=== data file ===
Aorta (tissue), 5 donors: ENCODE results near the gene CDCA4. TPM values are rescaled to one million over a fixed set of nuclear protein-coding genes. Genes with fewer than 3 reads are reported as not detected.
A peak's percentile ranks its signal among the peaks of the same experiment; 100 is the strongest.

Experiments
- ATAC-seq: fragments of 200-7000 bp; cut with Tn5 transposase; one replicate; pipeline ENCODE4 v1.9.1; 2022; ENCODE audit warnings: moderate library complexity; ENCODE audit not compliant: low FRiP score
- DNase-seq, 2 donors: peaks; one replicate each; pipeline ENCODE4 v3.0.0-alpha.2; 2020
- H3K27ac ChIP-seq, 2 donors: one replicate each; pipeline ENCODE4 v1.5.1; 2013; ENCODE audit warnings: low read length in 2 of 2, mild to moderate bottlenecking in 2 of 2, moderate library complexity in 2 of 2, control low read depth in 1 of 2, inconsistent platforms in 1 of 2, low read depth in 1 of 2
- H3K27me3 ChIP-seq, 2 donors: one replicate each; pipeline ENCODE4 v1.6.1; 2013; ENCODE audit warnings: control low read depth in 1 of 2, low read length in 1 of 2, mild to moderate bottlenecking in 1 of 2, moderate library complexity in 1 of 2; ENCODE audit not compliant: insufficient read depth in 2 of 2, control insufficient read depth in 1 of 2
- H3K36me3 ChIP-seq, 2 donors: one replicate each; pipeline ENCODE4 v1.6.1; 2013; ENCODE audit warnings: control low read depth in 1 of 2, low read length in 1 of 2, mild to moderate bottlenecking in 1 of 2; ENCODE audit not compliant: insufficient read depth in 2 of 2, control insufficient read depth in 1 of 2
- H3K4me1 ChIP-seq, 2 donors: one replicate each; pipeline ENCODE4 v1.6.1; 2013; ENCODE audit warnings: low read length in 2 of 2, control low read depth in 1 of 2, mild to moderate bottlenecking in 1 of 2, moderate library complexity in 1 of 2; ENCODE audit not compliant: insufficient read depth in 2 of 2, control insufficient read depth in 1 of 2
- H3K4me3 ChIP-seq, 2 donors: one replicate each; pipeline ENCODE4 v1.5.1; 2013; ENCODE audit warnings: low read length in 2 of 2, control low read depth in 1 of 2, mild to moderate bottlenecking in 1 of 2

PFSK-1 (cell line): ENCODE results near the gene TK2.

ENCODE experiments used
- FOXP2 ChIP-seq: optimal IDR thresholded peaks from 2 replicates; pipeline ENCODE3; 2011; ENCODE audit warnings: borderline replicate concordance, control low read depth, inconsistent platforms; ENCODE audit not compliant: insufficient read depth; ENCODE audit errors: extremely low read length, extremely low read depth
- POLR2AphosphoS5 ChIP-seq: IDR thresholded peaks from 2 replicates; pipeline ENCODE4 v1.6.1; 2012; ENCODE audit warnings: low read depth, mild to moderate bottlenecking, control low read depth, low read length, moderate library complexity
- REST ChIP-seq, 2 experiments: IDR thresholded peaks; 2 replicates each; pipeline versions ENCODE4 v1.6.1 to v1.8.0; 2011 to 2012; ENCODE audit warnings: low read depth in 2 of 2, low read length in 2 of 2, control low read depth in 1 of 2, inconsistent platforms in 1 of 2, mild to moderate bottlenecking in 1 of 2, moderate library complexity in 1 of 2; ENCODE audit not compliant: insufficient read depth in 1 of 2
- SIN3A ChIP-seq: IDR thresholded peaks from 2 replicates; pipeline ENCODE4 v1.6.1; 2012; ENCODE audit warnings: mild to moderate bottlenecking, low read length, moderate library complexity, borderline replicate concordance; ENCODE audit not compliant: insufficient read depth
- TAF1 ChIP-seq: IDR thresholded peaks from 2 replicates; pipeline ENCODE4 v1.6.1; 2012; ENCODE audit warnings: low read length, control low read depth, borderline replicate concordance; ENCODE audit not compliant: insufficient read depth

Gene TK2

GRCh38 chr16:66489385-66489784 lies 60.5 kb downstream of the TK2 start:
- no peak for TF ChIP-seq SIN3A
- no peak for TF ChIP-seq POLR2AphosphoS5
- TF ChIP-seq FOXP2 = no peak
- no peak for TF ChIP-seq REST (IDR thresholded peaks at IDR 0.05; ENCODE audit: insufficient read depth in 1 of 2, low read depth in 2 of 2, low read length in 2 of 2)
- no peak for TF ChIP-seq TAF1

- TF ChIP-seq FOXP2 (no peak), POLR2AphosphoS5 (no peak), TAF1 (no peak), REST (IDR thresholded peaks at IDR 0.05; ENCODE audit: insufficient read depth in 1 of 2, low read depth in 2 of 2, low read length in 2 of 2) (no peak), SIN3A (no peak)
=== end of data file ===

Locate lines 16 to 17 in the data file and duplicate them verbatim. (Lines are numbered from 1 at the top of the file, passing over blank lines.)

- SIN3A ChIP-seq: IDR thresholded peaks from 2 replicates; pipeline ENCODE4 v1.6.1; 2012; ENCODE audit warnings: mild to moderate bottlenecking, low read length, moderate library complexity, borderline replicate concordance; ENCODE audit not compliant: insufficient read depth
- TAF1 ChIP-seq: IDR thresholded peaks from 2 replicates; pipeline ENCODE4 v1.6.1; 2012; ENCODE audit warnings: low read length, control low read depth, borderline replicate concordance; ENCODE audit not compliant: insufficient read depth